Look at the deed to the house and make sure it has you and your husband listed as joint owners with rights of survivorship (aka JOWROS). This description means that the survivornas between you becomes the sole owner upon the death of the first spouse. A deed overrides whatever a will says and if done as I directed (may already be this way) then it happens automatically without need of probate.
My answer is not intended to be giving legal advice and this topic can be a complex area where the advice of a licensed attorney in your State should be obtained. Please click "helpful" or "best answer" if my answer added any value or add a "comment" if you have more info for me to help you get a better answer.
The property does not automatically go to the surviving spouse. If there is a probate, all community property will go to the surviving spouse (if there is separate property - which is not likely in a marriage of 29 years unless he inherited something) some portion of that would go the his children. The best way to avoid this is to have trust wherein you are the successor trustee and sole beneficiary. The assets should then be transferred into the trust. I suggest that you consult with a good estate planning lawyer as to your options.
DISCLAIMER: The response herein is not legal advice and does not create an attorney/client relationship or any right of confidentiality between you and the responding attorney. These responses are intended only to provide general information about perceived legal issues within the question. Each state has different laws, each situation is fact specific, and it is impossible to evaluate a legal problem without a comprehensive consultation and review of all the facts and documents at issue. This answer is not a substitute for competent legal advice from a licensed attorney that practices in the subject area in your jurisdiction and who is familiar with your specific facts and all of the circumstances.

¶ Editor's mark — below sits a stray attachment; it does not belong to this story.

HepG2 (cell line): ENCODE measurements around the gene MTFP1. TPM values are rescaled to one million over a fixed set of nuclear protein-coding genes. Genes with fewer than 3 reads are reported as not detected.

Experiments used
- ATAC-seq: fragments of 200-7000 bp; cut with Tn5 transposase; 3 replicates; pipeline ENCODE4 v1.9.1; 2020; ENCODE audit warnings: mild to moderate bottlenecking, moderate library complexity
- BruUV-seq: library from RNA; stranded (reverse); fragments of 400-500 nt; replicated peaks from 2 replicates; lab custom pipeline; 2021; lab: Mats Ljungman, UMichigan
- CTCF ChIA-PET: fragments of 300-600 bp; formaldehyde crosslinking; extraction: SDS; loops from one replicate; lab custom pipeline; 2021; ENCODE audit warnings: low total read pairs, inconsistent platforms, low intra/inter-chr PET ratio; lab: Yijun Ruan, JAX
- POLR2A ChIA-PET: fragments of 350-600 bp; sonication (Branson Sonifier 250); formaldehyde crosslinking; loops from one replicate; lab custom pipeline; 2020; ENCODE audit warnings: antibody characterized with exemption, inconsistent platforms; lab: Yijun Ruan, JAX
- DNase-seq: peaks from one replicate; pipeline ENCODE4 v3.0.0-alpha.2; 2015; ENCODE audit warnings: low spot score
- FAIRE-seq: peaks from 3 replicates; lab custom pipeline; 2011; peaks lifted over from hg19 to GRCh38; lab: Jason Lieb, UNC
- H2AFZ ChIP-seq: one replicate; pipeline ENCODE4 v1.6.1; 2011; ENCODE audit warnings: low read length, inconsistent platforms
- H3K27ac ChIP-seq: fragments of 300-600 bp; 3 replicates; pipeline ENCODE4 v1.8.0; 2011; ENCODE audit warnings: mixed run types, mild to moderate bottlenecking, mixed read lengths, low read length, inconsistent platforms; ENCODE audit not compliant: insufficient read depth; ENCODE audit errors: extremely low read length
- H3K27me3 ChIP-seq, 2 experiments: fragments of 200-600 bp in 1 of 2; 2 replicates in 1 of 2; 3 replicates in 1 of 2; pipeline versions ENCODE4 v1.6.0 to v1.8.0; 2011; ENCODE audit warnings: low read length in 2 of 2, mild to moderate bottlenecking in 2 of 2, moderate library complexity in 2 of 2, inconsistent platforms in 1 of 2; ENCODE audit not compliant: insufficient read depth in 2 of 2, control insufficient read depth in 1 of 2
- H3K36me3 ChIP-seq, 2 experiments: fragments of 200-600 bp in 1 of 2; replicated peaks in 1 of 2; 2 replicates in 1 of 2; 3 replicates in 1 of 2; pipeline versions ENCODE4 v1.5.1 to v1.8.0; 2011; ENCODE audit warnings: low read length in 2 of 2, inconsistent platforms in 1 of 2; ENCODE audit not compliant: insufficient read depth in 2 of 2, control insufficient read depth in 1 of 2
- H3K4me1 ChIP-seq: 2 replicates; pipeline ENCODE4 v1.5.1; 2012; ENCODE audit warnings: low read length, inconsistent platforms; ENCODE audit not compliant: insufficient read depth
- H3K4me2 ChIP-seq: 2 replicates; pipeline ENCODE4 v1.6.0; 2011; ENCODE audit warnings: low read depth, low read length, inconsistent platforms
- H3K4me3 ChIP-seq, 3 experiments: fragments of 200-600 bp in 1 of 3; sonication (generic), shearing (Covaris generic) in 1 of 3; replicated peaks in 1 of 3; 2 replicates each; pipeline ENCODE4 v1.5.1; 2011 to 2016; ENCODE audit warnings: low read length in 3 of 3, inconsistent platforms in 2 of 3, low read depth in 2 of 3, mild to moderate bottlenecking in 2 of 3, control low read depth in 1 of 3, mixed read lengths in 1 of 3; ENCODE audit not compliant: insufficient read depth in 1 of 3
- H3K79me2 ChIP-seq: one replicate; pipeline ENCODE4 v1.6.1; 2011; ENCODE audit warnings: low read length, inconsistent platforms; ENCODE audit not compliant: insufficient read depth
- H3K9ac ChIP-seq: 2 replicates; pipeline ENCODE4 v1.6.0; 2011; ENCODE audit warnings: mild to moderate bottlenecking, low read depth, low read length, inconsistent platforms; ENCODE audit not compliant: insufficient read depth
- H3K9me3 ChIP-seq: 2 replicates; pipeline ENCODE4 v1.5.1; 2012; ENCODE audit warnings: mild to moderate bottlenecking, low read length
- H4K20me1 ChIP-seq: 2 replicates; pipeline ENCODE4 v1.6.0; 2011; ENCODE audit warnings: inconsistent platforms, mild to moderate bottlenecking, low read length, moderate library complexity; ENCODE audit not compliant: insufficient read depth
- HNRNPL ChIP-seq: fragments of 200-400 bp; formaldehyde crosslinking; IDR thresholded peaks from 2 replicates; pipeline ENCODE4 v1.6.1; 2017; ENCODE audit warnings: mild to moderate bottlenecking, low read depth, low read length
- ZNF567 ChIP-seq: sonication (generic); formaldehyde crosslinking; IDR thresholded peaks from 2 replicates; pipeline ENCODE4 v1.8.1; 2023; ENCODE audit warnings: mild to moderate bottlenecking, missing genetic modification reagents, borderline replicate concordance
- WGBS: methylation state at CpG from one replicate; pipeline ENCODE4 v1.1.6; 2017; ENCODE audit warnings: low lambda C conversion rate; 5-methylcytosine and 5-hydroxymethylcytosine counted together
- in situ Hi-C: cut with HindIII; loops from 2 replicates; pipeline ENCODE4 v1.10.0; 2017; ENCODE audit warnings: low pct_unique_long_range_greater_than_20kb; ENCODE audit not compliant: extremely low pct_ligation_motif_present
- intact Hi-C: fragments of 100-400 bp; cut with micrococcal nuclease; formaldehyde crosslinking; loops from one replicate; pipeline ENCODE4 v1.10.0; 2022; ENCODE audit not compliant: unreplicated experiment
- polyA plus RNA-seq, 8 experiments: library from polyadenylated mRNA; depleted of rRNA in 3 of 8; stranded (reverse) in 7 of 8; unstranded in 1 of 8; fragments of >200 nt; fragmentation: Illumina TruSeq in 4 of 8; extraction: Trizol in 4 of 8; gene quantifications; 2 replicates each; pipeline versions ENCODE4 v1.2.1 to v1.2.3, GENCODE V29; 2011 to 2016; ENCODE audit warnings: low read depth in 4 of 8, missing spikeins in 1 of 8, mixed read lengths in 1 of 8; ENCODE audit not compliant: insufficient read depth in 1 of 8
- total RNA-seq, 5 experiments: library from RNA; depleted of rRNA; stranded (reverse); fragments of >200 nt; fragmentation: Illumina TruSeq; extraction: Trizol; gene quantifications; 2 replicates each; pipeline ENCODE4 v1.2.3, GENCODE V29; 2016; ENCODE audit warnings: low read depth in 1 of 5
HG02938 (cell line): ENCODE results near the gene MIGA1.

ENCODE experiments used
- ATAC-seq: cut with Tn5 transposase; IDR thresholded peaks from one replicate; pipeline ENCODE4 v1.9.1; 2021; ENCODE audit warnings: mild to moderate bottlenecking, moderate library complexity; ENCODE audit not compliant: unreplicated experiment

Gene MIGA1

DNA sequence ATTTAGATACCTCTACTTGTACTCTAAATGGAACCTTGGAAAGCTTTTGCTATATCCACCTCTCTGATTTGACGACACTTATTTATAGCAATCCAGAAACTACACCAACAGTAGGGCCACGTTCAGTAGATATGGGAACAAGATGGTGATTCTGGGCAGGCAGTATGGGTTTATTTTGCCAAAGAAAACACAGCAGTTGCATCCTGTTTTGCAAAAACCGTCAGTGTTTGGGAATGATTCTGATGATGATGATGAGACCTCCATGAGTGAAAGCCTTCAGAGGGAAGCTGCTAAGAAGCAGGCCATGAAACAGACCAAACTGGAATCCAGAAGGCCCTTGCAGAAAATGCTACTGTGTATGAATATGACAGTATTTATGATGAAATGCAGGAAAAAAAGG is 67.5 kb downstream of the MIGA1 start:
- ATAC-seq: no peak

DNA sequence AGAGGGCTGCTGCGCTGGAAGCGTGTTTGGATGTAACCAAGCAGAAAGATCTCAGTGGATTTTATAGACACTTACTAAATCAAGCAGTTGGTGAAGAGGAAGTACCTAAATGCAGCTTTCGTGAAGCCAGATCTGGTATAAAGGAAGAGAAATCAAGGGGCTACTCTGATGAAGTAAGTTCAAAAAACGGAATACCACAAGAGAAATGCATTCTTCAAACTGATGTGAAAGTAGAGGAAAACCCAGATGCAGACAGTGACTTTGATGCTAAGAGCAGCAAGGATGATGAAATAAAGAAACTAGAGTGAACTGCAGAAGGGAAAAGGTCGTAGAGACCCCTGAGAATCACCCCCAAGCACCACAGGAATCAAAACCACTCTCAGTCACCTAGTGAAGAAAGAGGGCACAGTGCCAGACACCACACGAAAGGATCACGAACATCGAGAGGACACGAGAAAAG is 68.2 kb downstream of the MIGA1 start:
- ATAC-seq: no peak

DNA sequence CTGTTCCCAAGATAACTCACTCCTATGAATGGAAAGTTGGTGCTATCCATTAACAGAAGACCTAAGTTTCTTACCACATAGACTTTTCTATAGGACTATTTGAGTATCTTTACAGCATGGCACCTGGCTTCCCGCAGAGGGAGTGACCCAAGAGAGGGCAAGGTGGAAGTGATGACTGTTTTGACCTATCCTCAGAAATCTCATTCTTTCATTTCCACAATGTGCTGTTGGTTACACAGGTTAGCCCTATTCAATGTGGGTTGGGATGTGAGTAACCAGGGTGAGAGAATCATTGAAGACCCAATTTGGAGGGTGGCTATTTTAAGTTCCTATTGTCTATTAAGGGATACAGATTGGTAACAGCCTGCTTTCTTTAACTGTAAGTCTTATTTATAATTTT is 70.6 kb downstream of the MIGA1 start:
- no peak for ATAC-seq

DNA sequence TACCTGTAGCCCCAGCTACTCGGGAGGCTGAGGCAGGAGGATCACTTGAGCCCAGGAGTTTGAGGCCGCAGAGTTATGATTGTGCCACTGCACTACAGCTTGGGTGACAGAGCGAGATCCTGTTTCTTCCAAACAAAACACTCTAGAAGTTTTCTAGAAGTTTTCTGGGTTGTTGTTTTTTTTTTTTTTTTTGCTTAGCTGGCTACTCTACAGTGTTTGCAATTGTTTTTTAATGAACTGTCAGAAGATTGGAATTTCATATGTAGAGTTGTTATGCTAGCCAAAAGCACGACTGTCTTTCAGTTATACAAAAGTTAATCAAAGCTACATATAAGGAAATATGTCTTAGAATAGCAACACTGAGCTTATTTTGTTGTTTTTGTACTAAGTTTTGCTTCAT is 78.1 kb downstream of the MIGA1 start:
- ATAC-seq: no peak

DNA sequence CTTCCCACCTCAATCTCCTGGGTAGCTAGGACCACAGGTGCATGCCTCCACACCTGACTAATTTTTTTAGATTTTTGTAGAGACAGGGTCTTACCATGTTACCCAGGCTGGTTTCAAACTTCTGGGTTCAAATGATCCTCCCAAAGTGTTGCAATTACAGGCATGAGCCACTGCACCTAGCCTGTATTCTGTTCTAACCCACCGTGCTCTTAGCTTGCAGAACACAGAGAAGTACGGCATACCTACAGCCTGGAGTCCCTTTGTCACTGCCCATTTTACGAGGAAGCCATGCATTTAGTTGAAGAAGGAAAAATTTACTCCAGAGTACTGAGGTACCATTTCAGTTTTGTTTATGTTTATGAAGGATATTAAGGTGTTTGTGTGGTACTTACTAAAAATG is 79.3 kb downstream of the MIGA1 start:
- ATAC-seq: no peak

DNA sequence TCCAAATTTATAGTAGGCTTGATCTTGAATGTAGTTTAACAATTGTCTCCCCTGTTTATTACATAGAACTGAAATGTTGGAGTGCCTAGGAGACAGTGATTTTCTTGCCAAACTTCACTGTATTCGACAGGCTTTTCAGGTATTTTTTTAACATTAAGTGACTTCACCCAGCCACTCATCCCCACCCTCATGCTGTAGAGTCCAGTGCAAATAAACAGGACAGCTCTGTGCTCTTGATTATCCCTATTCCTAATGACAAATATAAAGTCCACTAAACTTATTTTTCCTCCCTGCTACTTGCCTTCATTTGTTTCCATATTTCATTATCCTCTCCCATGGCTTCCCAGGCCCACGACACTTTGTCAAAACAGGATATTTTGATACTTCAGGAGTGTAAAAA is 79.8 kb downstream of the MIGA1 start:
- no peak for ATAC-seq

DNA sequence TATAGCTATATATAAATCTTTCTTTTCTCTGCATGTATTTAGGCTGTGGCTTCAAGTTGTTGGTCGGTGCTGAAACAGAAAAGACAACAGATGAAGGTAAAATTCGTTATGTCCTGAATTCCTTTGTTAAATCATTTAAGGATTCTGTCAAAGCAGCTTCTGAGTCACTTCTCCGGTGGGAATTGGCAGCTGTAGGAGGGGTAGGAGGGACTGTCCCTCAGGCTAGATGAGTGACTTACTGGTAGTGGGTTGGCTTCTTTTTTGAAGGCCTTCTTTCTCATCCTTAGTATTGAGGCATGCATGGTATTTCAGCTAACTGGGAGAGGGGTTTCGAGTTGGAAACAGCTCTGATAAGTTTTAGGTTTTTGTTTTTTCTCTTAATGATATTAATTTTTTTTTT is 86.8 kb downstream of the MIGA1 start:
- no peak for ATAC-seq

7 lawyers agree
Estate Planning Attorney
I practice in this area. If you did not do a prenuptial agreement, you should have done some estate planning along the way. If you have not, there may be time to fix this. A Trust makes sense here because the real property does not have to go through the probate expense and delay. The goal is to avoid probate litigation by the children from a prior marriage for their perceived share of the estate. I would be happy to meet with you both to talk about this.
Eliz. C. A. Johnson
JOHNSON LAW FIRM
Post Office Box 8
Danville, California 94526-0008
If you liked this answer, click on the thumbs up or vote it best answer! Thanks. Eliz. C. A. Johnson Post Office Box 8 Danville, California 94526-0008 Legal disclaimer: I do not practice law in any state but California. As such, any responses to posted inquiries, such as the one above, are limited to a general understanding of law in California and not to any other jurisdiction. In addition, no response to any posted inquiry should be deemed to constitute legal advice, nor to constitute the existence of an attorney/client or other contractual or fiduciary relationship, inasmuch as legal advice can only be provided in circumstances in which the attorney is able to ask questions of the person seeking legal advice and to thus gather appropriate information.